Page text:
In Memoriam: The Classic Surrealism of Leonora Carrington

I’ve long been a fan of the classic Surrealism of British born artist Leonora Carrington, but I had never seen any originals of her work until my recent visit to the Martin Lawrence Gallery in San Francisco, the same gallery where I discovered the art of Robert Deyber.

Carrington’s was born in 1917, and her life was as interesting and surreal as her art — the stuff excellent movie biopics are made of. Born in Britain, she eloped with Max Ernst, hung out with Picasso, Man Ray and Dali, fled the Nazis, escaped from a Spanish psychiatric hospital and later settled in Mexico, where she built a reputation as one of the most original and visionary British artists, sculptors and writers of the 20th century.

She also helped blaze a trail for women Surrealists, going to head-to-head with the male artists of the time, while gaining acceptance in the male-centric Surrealist world. Sadly, Leonora Carrington passed away last year at the age of 94. The last of the original Surrealists, she leaves behind a legacy of inventive, challenging work. Here’s just a small part of it.

About Stephen Kelly Creative

Hi, I'm Stephen Kelly, a writer, editor, photographer and graphic designer living in beautiful San Francisco, CA, USA. Amongst the things I love are writing, photography, movies, music, fitness, travel, Batman, all things Australian, food and fun, all of which I hope to reflect in this here blog. Welcome aboard ... now let's get busy!
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19 Responses to In Memoriam: The Classic Surrealism of Leonora Carrington

  1. petit4chocolatier says:

    Wonderful art! I can’t tell you how many times I have gone on the tour at the Dali Museum in St. Petersburg, Florida and always find something new to view that I didn’t notice before. One never gets tired of the Surreal art!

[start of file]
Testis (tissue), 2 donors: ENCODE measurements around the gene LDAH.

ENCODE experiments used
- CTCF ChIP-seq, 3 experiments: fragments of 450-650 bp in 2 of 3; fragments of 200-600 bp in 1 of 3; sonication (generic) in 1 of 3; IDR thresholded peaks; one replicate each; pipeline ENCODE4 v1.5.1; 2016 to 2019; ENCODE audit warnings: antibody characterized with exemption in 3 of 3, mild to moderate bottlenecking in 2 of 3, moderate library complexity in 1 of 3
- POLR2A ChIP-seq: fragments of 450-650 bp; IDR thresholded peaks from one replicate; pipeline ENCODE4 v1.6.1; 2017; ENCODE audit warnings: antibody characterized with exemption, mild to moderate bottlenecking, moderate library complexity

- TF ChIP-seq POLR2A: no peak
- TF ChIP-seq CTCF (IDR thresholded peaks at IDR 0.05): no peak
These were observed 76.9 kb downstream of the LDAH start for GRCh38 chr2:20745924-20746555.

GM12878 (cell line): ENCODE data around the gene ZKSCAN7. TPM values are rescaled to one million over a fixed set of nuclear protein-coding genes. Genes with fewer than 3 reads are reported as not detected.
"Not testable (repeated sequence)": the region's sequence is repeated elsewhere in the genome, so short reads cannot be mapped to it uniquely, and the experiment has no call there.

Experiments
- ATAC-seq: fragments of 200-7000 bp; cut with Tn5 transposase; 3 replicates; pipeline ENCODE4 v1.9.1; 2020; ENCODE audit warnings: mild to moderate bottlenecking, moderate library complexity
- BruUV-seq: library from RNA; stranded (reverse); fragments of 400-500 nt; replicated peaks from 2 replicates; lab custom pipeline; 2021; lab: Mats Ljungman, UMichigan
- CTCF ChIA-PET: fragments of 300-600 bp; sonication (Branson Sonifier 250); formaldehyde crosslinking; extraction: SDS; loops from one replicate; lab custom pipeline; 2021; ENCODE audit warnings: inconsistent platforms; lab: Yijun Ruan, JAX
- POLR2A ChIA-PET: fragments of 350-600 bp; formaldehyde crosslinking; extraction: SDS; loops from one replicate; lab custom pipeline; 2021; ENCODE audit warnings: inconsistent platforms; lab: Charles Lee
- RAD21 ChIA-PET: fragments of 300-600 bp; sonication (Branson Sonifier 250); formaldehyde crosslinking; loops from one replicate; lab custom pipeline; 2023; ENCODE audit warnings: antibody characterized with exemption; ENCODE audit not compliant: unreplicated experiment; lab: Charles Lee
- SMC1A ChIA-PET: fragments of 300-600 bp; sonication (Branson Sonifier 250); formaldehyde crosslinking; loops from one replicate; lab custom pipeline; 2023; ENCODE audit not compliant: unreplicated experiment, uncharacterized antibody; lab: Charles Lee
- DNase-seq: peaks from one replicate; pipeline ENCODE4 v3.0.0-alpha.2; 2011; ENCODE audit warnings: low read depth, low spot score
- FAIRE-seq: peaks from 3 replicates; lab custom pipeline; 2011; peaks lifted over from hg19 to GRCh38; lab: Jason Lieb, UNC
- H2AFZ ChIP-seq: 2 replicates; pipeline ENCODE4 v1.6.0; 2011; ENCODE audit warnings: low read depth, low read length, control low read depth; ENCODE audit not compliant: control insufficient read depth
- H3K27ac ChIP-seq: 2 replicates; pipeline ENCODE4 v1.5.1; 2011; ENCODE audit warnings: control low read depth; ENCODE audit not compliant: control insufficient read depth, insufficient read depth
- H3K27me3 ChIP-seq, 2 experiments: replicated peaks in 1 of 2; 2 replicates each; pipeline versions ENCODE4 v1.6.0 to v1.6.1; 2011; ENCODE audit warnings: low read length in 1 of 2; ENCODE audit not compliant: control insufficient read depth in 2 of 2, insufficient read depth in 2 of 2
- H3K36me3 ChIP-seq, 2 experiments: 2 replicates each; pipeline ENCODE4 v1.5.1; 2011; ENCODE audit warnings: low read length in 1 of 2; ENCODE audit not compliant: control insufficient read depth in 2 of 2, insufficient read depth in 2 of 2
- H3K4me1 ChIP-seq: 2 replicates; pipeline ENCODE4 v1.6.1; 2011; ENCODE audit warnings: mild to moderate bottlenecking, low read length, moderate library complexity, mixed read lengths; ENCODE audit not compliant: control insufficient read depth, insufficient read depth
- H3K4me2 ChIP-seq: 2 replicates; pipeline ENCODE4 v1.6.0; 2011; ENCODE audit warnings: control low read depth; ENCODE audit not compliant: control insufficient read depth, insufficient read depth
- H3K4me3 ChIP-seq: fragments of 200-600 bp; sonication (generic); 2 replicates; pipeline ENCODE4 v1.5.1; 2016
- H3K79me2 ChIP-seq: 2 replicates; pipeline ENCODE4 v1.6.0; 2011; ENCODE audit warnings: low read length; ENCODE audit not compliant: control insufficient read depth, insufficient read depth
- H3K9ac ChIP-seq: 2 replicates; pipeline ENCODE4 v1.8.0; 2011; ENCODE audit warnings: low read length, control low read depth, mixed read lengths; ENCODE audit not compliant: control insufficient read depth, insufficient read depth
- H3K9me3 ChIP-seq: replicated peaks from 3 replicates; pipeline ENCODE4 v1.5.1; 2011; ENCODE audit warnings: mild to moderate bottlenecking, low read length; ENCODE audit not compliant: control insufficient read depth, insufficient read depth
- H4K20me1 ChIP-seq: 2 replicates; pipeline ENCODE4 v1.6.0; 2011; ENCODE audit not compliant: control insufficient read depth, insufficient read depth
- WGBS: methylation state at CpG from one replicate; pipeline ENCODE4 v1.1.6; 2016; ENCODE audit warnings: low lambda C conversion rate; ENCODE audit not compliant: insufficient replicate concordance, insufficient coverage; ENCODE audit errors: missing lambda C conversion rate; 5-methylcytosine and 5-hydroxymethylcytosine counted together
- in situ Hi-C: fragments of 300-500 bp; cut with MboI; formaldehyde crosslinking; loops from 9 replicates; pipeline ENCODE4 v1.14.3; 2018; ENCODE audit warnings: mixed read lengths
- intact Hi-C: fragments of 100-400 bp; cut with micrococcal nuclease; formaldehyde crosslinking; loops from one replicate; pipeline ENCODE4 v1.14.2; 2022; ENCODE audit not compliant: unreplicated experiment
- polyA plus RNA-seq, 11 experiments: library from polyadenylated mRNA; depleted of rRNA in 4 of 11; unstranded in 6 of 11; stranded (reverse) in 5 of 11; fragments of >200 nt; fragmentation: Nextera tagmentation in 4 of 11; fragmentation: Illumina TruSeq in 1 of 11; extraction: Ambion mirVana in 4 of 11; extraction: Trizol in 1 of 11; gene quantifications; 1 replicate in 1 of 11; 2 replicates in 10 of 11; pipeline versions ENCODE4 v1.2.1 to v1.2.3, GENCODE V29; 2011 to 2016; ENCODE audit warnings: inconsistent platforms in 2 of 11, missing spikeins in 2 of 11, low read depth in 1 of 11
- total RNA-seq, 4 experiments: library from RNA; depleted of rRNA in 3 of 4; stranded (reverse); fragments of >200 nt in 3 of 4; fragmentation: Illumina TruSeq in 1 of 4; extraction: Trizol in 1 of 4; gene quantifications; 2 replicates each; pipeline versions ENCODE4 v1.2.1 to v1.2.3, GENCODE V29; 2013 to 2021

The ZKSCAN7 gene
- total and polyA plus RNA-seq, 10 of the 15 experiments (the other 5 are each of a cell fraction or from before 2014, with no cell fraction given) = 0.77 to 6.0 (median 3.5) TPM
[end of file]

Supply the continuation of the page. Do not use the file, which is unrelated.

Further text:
2. I know nothing about Surrealist Art, but in the “Creation of Birds” piece, I see a definite influence (whether travelling from her to Miro or Miro to her, I’m not sure) of Joan MIro’s piece “Harlequins.” Am I totally off base? Can you see it too? Or is it only a coincidence?

    • oh, absolutely … that’s exactly what I thought when I first saw her work — there’s a lot of similarities. Miro was born about twenty years before Carrington, so I’m guessing Miro was a major influence on her. Her work also borrows from the style of 15th century Spnaish artist El Greco, who also more of an Expressionist and Cubist, but whose work bordered on Surrealism. Nice call, shadowoperator!

  3. onestreetshy says:

    What a cool, cool, cool post. I find I stare a little longer when in front of a Surrealist piece. In fact, I’ll be staring at this very blog for quite some time tonight.

    • Hi Jennifer, and thanks for stopping by. I always want to know what these surrealist artists are thinking when they conceptualize their art. What mental processes are going on that produces these amazing works of art?

  4. Angeline M says:

    Great post. Interesting that so many wonderful artists and writers chose Mexico for their refuge.

  5. Paula says:

    This is a beautiful homage to Leonora Carrington. Her work impresses me too. I think I’ve just “liked” each photo in this wonderful collection. Wonderful post Stephen!

  6. Madhu says:

    Wow! These are incredible! We were fortunate to see a small retrospective of her works in the Borges Cultural Centre in Buenos Aires.

  7. Anonymous says:

    The Creation of the Birds was painted by Leonora’s best friend Remedios Varo

  8. Anonymous says:

    Creation of the Birds was painted by Remedios Varo, not Leonora Carrington

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